Libyans Now Like America Slightly More Than Do Canadians

More

A year after NATO intervention, Gallup finds a Libyan approval rating for U.S. leadership far above Mideast and even European norms.

mf libya aug13 p.jpg
A Libyan rebel holds out the U.S. flag flying from his truck. (Reuters)

About a year and half after the U.S. and several European militaries began bombing Libya as part of the ultimately successfully campaign to aid rebels there and topple Muammar Qaddafi, who was killed last October, Gallup has polled Libyan opinions and found something very unusual: some people in the Middle East seem to actually like America. 


According to the just-out poll, 54 percent of Libyans say they hold a favorable view of U.S. leadership. That's really high for the Middle East. How high? The poll suggests that Libyan views are about on par with Australians (who, at 56 percent, have a slightly more favorable view), Israelis (55 percent), and Canadians (at 53 percent, slightly less). That's good company.

The U.S. leadership appears to be more popular in Libya than in many of the European nations it joined with against Qaddafi. The U.S. approval rating is lower in France and Spain (42 percent in both), Sweden (35 percent), and slightly lower in Italy (50 percent). But it is higher in the U.K. and the Netherlands, at 67 and 65 percent respectfully. Gallup doesn't have data for Norway, which also participated. The European average, it says, is 42 percent.

It's hard to know whether Libyans' newfound appreciation for the U.S. will last, or if that approval rating will return to its pre-revolutionary 30 percent. Many complicated factors can effect public opinion, but its notable that one of the downward pressures on U.S. favorability common to the Middle East -- living under an oppressive dictator who either vilifies or is perceived as a puppet of the United States -- is now gone from Libya. But another, perceived U.S. sponsorship of Israel and thus its unpopular policies toward Palestinians, remains.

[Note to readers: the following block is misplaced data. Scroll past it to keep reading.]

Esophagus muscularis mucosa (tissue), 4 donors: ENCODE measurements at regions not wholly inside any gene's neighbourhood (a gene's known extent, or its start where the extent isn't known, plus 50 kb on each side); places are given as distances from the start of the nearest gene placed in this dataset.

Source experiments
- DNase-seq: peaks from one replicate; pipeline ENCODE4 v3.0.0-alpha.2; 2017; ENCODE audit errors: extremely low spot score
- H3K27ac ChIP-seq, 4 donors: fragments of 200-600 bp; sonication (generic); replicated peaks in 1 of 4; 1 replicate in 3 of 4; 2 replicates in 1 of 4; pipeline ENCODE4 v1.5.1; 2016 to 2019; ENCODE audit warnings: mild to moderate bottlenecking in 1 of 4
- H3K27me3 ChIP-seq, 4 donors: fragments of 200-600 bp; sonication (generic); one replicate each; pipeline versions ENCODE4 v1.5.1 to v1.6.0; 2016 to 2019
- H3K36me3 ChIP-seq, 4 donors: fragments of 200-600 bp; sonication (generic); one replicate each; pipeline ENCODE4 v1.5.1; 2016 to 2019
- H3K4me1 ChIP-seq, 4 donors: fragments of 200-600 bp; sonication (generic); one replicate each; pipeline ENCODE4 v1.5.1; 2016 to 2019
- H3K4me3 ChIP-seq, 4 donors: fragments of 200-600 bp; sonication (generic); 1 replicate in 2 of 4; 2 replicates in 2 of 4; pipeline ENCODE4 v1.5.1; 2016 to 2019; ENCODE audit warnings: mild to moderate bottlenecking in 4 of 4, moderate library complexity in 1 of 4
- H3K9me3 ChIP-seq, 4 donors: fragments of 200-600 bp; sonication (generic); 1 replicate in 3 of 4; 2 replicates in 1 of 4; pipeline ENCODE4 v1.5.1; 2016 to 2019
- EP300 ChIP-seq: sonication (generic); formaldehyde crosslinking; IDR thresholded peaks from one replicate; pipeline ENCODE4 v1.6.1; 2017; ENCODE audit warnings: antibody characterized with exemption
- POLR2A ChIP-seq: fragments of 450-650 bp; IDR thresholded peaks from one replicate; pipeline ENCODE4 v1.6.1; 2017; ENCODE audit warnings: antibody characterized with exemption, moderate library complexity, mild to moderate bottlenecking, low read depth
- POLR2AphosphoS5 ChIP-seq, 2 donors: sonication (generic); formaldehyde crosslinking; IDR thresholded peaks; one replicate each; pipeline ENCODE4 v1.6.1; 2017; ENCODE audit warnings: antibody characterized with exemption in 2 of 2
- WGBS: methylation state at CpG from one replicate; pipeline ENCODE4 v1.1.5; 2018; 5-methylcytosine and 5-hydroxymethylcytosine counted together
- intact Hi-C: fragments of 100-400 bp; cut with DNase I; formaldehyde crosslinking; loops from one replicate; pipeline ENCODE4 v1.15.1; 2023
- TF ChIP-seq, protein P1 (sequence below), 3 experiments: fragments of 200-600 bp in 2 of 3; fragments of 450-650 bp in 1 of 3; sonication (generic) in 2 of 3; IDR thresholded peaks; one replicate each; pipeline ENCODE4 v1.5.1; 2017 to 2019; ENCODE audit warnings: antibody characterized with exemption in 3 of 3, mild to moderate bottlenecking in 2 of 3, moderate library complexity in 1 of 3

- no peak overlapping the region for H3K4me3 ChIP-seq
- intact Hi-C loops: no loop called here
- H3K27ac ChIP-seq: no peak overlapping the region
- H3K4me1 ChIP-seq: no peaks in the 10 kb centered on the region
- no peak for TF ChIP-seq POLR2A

One promising datapoint is that, for some Libyans, the revolutionary embrace of America has lasted at least a year so far. Last August, the Los Angeles Times reported that young Libyans, inspired by the U.S. role in the intervention and its food aid, were sporting American flags and professing their love of American ideals as they saw them. "That's why I fly the flag -- to support American-style freedoms that we all want here," explained a 57-year-old Libyan man named Omar al-Keish.

The lesson here is probably a simple one: people like it when a foreign power helps them oust a despised dictator. But that's also an important lesson not to over-learn; Iraqis report a 29 percent approval rating for U.S. leadership and 56 percent disapproval, one of the world's highest.
Jump to comments
Presented by

Max Fisher is a former writer and editor at The Atlantic.

Get Today's Top Stories in Your Inbox (preview)

What's the Number One Thing We Could Do to Improve City Life?

A group of journalists, professors, and non-profit leaders predict the future of livable, walkable cities


Elsewhere on the web

Join the Discussion

After you comment, click Post. If you’re not already logged in you will be asked to log in or register. blog comments powered by Disqus

Video

Adventures in Legal Weed

Colorado is now well into its first year as the first state to legalize recreational marijuana. How's it going? James Hamblin visits Aspen.

Video

What Makes a Story Great?

The storytellers behind House of CardsandThis American Life reflect on the creative process.

Video

Tracing Sriracha's Origin to Thailand

Ever wonder how the wildly popular hot sauce got its name? It all started in Si Racha.

Video

Where Confiscated Wildlife Ends Up

A government facility outside of Denver houses more than a million products of the illegal wildlife trade, from tigers and bears to bald eagles.

Video

Is Wine Healthy?

James Hamblin prepares to impress his date with knowledge about the health benefits of wine.

Video

The World's Largest Balloon Festival

Nine days, more than 700 balloons, and a whole lot of hot air

Writers

Up
Down

More in Global

Just In